As to where the ossuary came from, Golan acquired it on the “black market” but was told that it was discovered in the Kidron Valley east of Jerusalem, an area lying between the temple mount and the Mount of Olives. There is a large tomb there that has been erroneously ascribed to James in ancient tradition though in actuality it belonged to the sons of Hezir, a second-temple-period wealthy Jewish family. A 2007 Discovery Channel special suggested that the ossuary may have gone missing from a tomb discovered in Talpiot, Jerusalem, in 1980, a tomb referred to by some as the “Jesus Family Tomb” because several of the inscribed ossuaries found within it bear names familiar to readers of the gospels. These include “Jesus, son of Joseph,” “Maria,” “Miriamne,” and “Joses.”
Regardless of the location where the James ossuary was found, it now seems certain that both the ossuary, along with its inscription, is an authentic first-century artifact. Is this the actual bone box for the brother of Jesus? Statistical analysis has been used to demonstrate that during the first century not more than one or possibly two people could have met the requirements for having the combined name “James, son of Joseph, brother of Jesus.” It is my belief that it is the genuine article.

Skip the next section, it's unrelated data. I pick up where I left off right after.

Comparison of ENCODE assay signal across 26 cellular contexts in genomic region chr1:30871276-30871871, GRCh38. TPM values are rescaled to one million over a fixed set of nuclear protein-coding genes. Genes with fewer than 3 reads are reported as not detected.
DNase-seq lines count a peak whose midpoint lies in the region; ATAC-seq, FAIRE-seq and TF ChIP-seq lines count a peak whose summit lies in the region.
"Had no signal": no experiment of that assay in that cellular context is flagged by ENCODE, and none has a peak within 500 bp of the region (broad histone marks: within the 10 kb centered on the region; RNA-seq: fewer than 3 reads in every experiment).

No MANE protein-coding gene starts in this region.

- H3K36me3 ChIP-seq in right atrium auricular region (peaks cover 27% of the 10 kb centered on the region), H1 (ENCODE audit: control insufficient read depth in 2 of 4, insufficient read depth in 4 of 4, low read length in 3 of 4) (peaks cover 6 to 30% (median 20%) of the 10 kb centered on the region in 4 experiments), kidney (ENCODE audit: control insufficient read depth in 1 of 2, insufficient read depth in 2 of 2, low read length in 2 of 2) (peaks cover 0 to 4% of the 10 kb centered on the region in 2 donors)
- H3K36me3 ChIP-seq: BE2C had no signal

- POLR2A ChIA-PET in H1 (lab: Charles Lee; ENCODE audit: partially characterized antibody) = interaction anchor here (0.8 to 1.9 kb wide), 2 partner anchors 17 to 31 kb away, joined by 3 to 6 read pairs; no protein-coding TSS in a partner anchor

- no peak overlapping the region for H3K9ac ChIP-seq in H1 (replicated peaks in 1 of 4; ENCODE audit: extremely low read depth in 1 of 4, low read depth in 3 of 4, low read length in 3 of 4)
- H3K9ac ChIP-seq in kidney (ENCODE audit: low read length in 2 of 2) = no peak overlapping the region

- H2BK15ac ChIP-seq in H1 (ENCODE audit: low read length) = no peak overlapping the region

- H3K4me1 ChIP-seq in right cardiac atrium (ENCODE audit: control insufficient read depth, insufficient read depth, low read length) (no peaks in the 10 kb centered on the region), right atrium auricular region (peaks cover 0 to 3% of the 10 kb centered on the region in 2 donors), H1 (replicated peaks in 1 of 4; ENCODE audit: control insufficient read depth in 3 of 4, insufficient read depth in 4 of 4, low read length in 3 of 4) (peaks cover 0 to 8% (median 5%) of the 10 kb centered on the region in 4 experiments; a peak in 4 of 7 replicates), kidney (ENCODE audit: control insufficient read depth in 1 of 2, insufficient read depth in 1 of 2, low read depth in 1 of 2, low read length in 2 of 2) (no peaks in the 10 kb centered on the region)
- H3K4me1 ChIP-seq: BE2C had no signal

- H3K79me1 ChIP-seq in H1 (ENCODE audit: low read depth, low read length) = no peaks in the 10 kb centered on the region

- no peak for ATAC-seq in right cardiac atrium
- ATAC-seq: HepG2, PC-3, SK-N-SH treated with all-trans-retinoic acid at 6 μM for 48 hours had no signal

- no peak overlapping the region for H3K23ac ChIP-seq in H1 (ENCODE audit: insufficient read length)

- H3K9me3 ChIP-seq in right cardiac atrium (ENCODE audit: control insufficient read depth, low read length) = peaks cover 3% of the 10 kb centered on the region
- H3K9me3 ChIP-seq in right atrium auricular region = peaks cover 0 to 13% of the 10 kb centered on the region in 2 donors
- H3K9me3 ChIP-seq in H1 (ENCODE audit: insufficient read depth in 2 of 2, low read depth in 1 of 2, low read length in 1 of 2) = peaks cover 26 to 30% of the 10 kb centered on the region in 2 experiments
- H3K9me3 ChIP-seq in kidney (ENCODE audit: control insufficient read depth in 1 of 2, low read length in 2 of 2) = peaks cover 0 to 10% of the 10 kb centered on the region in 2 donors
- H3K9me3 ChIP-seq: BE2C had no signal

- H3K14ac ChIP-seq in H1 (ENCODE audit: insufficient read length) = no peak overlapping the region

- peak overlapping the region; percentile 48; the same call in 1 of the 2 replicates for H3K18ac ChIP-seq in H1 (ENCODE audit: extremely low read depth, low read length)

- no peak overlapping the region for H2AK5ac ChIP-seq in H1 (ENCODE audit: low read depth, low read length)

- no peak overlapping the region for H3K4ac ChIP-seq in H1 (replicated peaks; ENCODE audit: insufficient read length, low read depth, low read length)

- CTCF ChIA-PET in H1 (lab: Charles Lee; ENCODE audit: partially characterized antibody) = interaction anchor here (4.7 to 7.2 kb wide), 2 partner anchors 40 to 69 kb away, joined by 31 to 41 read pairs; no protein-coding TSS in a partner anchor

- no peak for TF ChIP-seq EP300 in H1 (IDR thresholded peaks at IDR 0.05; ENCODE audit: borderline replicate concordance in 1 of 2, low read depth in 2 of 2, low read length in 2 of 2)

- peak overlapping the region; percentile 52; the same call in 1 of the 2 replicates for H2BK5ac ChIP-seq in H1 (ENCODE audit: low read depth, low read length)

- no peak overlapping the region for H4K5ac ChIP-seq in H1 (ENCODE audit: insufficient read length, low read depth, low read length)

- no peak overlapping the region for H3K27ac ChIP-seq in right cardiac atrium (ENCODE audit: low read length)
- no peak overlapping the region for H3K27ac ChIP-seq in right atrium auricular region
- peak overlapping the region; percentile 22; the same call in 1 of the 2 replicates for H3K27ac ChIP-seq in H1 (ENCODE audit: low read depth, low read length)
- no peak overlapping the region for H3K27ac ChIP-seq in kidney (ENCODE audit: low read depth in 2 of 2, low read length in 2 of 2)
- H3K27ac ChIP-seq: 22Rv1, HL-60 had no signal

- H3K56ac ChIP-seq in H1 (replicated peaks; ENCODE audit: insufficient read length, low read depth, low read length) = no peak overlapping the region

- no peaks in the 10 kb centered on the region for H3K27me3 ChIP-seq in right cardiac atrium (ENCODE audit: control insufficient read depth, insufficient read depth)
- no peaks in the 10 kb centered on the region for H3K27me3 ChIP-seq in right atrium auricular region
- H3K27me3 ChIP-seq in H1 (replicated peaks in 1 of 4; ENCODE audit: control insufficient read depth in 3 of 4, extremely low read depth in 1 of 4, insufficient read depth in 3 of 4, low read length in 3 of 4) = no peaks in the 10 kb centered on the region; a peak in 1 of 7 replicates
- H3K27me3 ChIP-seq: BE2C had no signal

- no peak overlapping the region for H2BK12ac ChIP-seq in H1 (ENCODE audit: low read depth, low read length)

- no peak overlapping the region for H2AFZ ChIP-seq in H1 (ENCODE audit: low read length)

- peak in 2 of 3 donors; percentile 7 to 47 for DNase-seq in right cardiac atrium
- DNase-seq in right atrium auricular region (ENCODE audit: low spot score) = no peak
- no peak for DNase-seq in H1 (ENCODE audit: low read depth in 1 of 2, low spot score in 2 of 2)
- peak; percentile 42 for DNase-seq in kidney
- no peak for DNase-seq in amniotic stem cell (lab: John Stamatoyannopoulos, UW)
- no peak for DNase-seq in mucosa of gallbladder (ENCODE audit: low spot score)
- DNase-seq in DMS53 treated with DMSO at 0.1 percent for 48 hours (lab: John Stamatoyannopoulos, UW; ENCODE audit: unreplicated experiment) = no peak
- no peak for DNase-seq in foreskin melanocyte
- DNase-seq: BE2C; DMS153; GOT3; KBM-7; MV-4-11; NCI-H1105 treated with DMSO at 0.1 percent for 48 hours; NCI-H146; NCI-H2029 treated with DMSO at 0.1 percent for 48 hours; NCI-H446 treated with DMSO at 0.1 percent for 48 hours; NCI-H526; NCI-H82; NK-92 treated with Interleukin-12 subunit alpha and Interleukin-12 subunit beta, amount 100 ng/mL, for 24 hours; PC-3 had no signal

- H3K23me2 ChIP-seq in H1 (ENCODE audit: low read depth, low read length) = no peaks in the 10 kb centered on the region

A recent and excellent survey of non-canonical gospels such as Secret Mark is The Non-Canonical Gospels edited by Paul Foster (T&T Clark, 2008). The Gospel of Jesus’ Wife is thoroughly discussed in the Harvard Theological Review issue available online as well as on a number of other online resources. More information about the ossuary of James can be found in Hershel Shanks and Ben Witherington’s The Brother of Jesus (HarperSanFrancisco, 2003), Ryan Byrne’s and Bernadette McNary-Zak’s Resurrecting the Brother of Jesus (University of North Carolina, 2009), and in two articles from James Charlesworth’s The Tomb of Jesus and His Family? (Eerdman’s, 2013): “The James Ossuary and Its Implications” by Joseph Fitzmyer and “On the Authenticity of the James Ossuary and Its Possible Link to ‘the Jesus Family Tomb’” by Rosenfeld, Feldman and Krumbein.